And on June 9, cell phone provider Claro announced a $1 billion investment in Peru over three years—the first post-election promise from a foreign company and a nod of approval to the new government from the world’s richest man and the region’s most imminent capitalist, Carlos Slim. (Claro is a unit of America Movil, the Mexican billionaire’s flagship.)
Humala says he does not plan to impose any new taxes on companies, aside from a tax on the windfall profits of the vast mining sector, which would only kick in when metals prices are fetching higher prices on international markets. Fujimori also supported the tax. But Humala, in yet another peace offering to the private sector, told Reuters on June 7 that he planned to negotiate the tax rate with mining firms, taking their profit margins into account.
Some still have doubts and question if the president elect could have really abandoned his original campaign platform, which called for a new constitution that would permit greater state control in key industries and the renegotiation of mining contracts and free-trade agreements. “That vagueness is likely to take its toll on the demand for investment, both domestic and foreign,” wrote analysts from Deutsche Bank in a report that predicted a trend of slower economic growth in Peru. For such doubters, the key test will be if Humala, who has never had elected office, appoints experienced moderates to key cabinet positions.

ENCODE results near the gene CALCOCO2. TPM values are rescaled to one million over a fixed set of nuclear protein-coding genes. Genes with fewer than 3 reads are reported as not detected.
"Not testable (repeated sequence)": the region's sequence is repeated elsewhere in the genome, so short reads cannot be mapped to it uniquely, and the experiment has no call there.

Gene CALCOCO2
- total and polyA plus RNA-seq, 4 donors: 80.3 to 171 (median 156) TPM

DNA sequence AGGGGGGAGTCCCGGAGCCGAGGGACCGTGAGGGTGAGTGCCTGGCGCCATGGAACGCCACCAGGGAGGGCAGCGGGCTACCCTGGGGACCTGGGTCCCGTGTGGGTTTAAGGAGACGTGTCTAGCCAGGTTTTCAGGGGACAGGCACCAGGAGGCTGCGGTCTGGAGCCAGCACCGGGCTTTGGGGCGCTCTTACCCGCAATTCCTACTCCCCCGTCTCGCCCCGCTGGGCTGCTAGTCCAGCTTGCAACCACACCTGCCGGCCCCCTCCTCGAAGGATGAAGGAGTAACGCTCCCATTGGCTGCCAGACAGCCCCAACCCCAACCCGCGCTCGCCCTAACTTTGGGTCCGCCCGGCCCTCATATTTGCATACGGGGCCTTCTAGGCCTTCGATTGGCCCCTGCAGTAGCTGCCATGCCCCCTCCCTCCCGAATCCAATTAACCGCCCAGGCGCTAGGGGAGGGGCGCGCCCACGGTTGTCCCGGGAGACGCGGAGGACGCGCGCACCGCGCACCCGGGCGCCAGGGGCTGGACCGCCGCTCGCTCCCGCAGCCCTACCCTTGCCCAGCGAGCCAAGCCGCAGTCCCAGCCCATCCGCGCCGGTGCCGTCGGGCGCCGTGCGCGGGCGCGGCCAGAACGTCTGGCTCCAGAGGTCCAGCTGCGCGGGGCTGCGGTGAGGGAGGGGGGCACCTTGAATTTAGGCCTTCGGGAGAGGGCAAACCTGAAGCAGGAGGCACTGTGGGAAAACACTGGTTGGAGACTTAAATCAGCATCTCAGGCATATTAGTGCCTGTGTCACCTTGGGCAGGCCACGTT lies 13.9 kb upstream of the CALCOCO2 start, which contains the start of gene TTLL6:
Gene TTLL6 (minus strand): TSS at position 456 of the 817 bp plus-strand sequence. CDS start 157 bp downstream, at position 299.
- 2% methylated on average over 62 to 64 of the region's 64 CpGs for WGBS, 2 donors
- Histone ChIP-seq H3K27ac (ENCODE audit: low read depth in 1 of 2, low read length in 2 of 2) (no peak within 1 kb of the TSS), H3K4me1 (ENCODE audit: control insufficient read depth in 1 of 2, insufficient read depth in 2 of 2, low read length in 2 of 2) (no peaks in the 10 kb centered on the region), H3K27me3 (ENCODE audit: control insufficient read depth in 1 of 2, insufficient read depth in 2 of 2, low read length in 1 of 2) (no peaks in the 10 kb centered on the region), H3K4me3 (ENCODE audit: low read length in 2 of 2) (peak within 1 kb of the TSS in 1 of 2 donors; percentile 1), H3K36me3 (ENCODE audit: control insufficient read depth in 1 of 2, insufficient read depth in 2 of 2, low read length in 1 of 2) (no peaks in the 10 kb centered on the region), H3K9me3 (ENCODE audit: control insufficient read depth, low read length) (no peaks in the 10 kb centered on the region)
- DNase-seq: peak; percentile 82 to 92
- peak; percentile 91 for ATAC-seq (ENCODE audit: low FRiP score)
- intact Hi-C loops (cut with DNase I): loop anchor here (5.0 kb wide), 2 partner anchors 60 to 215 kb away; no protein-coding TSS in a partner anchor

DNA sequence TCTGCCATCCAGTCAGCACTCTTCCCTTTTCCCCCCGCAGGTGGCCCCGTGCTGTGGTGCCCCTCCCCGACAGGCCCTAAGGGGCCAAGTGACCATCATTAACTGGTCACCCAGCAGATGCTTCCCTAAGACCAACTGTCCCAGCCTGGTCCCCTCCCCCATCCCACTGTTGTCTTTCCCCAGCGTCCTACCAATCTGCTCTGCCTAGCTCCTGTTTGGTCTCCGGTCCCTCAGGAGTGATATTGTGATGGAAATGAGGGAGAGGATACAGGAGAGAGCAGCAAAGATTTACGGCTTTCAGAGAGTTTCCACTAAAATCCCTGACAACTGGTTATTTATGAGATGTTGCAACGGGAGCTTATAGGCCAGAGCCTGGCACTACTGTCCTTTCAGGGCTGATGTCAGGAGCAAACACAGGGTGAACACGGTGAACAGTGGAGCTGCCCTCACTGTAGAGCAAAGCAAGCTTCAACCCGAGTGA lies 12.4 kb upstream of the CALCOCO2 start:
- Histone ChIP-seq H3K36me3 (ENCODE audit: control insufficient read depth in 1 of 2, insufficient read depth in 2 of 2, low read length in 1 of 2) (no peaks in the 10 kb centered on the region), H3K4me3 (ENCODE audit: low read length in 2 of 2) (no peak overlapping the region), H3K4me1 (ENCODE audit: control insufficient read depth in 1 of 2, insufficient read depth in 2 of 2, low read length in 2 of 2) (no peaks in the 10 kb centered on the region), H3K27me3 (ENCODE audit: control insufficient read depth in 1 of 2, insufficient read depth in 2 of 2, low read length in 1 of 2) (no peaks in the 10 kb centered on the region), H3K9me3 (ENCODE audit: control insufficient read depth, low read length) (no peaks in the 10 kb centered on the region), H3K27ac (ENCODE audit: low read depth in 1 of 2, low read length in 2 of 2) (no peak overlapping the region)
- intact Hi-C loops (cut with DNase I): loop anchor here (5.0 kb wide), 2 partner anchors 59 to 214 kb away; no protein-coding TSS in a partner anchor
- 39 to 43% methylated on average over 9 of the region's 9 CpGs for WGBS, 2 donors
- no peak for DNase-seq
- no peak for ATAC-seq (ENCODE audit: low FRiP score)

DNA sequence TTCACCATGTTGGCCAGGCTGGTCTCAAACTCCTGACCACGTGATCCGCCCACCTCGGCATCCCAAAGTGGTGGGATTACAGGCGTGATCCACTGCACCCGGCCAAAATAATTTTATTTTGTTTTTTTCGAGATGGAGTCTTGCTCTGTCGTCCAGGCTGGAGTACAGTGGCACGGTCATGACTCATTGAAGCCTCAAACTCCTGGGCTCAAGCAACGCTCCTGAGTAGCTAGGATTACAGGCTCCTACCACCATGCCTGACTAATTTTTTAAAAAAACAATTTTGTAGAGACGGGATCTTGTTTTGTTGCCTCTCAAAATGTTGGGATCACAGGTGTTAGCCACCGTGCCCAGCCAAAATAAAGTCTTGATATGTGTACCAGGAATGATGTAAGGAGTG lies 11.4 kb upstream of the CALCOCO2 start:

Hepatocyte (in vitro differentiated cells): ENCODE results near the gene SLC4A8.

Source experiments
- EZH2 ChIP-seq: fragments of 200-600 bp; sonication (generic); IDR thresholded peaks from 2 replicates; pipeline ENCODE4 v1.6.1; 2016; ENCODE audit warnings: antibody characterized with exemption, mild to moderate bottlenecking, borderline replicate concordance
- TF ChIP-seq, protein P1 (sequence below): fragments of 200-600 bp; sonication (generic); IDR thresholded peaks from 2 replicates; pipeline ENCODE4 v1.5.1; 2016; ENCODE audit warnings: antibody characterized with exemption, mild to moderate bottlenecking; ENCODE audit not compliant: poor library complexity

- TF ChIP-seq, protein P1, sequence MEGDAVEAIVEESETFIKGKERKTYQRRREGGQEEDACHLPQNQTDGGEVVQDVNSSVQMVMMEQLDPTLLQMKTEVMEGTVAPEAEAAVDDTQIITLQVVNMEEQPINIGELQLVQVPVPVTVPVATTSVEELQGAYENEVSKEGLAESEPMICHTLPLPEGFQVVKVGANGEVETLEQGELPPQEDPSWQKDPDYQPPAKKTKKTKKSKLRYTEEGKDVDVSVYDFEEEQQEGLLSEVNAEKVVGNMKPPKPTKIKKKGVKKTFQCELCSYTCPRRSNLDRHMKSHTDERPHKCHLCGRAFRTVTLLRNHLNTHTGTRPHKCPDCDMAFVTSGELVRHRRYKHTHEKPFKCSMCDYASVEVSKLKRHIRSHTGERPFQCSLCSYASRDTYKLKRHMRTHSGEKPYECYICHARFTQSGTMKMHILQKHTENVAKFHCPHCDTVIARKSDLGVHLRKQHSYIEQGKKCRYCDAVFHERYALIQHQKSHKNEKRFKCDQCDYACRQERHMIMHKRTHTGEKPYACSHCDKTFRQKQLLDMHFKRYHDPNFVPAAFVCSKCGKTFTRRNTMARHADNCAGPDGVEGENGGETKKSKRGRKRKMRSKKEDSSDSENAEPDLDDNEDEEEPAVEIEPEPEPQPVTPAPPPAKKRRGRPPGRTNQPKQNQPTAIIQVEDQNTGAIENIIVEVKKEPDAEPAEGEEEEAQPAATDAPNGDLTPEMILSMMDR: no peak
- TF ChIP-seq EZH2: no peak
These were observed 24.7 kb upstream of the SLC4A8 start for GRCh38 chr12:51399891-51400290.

The Humala Cabinet
The guessing game is now underway of who will be his top advisors especially in key portfolios with economic oversight. Investors are hoping he will name Kurt Burneo as finance minister. Burneo is an economics professor at San Ignacio de Loyola and worked in former President Alejandro Toledo’s government. Another option is Felix Jimenez, the architect of Humala’s original government plan, who may raise jitters in the financial community.
Clad in his now trademark suit, Humala has he would consider renaming the widely respected Julio Velarde to head the Central Bank, though Oscar Dancourt, another Toledo administration alum, is a name that is also commonly mentioned.